Inventor of Copy, Cut & Paste Dies at 74

Former Apple computer scientist Larry Tesler, the inventory of some of the most commonly used UI tools including copy, cut, and paste has died this week at the age of 74.

Larry was born in the Bronx, New York, in 1945 and studied computer science at Stanford University, California. He started working in Silicon Valley in the 1960s, a time where computers were still an early technology and were inaccessible to the vast majority of people. It was thanks to his inventions that computers became much easier to learn and use.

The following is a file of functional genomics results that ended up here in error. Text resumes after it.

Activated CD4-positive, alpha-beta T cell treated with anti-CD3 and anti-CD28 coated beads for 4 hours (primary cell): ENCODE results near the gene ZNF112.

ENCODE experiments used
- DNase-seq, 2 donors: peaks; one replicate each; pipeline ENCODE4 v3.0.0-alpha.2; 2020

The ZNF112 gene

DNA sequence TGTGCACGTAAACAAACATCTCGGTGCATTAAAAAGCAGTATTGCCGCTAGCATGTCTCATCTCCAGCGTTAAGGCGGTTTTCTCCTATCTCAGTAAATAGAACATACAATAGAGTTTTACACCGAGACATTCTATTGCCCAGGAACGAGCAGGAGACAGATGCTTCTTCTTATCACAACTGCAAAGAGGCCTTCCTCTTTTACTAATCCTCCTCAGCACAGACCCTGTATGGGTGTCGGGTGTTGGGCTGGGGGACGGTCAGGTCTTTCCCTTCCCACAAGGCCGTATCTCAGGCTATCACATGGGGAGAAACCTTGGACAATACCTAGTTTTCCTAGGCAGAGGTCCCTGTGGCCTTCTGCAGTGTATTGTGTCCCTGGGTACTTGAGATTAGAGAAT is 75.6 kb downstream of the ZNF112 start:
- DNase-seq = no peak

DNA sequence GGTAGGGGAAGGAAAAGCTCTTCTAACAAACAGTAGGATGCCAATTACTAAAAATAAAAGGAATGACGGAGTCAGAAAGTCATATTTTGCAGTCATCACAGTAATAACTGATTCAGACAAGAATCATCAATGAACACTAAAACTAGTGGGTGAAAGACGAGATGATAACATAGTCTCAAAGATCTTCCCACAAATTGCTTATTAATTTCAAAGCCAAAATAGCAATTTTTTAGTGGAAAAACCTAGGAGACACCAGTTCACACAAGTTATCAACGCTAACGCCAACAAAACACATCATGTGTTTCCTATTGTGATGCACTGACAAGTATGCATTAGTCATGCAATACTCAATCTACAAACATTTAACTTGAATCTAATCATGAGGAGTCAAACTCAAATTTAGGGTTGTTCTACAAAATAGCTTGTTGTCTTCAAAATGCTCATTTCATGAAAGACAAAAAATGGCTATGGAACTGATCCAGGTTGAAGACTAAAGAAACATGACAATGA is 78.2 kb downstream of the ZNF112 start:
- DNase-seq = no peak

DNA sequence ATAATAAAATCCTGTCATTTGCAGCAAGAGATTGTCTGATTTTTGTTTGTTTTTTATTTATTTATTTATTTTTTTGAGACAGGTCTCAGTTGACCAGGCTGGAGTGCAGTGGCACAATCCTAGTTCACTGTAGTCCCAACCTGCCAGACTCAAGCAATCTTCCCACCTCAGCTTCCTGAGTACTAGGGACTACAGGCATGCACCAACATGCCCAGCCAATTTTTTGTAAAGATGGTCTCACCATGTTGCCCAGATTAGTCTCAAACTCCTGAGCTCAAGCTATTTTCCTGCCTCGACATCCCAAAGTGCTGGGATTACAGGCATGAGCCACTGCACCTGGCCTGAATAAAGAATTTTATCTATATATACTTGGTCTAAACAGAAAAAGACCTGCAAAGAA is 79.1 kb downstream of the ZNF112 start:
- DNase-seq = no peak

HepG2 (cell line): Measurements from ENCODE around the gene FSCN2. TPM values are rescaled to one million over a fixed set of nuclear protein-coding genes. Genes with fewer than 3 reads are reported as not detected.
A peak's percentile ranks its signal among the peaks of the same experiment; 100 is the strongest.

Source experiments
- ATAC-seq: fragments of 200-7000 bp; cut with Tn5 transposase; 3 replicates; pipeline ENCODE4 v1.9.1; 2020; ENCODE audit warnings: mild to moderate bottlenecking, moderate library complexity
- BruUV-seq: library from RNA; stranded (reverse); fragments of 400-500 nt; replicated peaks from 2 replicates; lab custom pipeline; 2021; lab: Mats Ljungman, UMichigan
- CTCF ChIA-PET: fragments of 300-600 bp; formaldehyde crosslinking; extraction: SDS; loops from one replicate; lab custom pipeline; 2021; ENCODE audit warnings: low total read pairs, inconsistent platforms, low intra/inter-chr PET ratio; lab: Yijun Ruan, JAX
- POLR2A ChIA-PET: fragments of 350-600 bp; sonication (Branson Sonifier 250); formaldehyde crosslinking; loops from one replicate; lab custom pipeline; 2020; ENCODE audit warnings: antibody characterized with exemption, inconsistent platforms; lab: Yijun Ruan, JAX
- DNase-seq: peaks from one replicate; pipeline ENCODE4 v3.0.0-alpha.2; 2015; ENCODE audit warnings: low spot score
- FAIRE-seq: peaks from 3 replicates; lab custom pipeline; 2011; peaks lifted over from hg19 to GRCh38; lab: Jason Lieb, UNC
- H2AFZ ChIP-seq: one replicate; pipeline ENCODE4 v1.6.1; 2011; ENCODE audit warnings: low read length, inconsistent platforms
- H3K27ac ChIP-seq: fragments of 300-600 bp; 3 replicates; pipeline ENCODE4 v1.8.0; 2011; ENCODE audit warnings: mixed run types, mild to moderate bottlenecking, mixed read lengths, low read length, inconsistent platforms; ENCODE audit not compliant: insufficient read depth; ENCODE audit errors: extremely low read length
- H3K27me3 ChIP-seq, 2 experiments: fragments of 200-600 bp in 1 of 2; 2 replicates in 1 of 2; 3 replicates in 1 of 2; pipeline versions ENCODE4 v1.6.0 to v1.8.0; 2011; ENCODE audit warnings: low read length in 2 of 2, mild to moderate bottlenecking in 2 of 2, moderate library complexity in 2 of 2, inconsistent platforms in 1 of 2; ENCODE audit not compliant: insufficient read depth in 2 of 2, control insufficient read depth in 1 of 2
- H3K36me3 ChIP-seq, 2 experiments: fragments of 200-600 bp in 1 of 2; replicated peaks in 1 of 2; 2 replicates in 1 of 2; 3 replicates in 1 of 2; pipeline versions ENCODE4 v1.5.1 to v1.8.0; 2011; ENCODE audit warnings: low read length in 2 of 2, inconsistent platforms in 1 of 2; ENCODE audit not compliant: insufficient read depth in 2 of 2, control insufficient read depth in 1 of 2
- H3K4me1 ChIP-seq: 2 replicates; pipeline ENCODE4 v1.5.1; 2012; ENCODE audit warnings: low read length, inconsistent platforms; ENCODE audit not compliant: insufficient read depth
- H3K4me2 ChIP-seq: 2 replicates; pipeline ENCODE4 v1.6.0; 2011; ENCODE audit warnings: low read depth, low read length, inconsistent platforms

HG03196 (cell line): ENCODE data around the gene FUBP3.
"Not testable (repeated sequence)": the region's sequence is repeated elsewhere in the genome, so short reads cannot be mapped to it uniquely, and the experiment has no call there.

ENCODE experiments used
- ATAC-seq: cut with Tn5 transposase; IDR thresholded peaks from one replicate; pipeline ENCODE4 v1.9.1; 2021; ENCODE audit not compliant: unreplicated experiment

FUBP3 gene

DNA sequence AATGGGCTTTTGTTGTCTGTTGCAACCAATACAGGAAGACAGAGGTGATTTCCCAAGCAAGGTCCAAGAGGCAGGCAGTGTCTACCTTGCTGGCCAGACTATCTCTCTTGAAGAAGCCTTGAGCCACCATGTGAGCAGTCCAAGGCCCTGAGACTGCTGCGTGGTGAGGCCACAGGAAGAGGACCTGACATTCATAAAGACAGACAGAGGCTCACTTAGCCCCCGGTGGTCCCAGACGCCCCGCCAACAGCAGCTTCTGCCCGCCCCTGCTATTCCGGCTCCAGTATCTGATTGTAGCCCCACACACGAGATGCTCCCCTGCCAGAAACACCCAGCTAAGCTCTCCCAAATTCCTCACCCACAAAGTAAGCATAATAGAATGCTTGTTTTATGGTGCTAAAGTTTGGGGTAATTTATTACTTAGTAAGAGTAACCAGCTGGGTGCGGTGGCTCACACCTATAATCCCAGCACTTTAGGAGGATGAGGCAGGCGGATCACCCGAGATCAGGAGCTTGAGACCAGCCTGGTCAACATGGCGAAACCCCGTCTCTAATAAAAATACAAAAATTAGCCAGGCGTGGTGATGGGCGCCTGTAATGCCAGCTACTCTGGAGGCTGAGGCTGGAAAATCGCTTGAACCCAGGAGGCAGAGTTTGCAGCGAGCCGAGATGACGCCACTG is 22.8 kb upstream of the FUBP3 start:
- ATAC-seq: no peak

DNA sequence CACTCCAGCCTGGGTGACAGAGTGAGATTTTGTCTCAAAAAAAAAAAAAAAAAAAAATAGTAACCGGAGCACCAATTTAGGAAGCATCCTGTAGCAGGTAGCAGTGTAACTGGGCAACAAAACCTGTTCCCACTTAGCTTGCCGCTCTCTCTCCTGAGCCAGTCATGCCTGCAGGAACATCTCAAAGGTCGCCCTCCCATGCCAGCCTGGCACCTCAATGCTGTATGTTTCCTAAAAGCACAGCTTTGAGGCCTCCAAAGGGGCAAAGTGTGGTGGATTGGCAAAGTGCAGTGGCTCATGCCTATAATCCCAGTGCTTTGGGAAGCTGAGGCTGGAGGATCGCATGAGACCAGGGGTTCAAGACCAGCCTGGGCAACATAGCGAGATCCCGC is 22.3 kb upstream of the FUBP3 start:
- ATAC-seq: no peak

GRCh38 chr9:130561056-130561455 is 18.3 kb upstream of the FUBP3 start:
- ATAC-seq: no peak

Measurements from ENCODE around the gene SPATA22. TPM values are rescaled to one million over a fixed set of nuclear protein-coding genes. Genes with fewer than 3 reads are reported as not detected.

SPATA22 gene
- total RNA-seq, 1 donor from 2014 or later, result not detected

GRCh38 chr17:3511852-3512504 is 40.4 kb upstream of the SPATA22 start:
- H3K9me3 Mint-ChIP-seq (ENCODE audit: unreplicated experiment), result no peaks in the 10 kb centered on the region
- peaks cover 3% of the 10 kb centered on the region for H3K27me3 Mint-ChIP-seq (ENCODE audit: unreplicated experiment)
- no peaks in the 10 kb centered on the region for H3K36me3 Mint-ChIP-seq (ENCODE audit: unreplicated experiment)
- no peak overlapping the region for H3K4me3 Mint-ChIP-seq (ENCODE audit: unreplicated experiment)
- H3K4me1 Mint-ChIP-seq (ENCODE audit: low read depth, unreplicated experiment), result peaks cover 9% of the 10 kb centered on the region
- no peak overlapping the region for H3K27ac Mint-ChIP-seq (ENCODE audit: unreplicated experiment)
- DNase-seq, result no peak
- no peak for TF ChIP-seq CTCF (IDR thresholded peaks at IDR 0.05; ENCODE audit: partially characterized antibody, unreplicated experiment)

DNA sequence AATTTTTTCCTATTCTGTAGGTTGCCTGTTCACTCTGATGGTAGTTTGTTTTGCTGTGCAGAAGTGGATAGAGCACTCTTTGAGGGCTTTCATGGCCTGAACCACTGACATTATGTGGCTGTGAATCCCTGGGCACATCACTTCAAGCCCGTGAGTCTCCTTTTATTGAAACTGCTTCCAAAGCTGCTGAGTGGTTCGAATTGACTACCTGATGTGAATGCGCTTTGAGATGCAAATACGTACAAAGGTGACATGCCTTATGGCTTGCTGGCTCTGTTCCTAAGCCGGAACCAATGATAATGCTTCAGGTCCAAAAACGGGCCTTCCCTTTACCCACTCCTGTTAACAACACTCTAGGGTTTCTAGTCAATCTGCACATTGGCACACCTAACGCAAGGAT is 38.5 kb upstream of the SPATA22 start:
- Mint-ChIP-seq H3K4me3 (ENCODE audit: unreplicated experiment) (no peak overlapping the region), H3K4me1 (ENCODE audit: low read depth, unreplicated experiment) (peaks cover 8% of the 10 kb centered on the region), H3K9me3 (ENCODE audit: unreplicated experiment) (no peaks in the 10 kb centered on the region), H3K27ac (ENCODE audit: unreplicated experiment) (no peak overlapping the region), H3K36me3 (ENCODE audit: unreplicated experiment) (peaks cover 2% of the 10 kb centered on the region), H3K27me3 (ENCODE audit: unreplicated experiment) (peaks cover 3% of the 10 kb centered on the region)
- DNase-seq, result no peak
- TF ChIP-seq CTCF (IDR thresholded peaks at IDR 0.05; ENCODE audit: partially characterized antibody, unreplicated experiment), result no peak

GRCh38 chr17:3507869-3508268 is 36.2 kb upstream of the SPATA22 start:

He joined Xerox Palo Alto Research Center (PARC) in 1973, which is where he invented copy, cut, and paste alongside another computer scientist Tim Mott. The company paid tribute to him in a recent tweet.

He later joined Apple in 1980 where he worked on a number of different products including the Macintosh, QuickTime, Lisa, and the Newton tablet. The Apple Macintosh and Lisa were the first personal computers to popularize the concept of copy-paste between users.

In 1993, he was appointed as the company’s chief scientist but he later left in 1997 to work at Stagecast, an education software startup that was spun out of Apple. Larry also worked at a number of other companies later including Amazon, Yahoo, 23andMe, and more.



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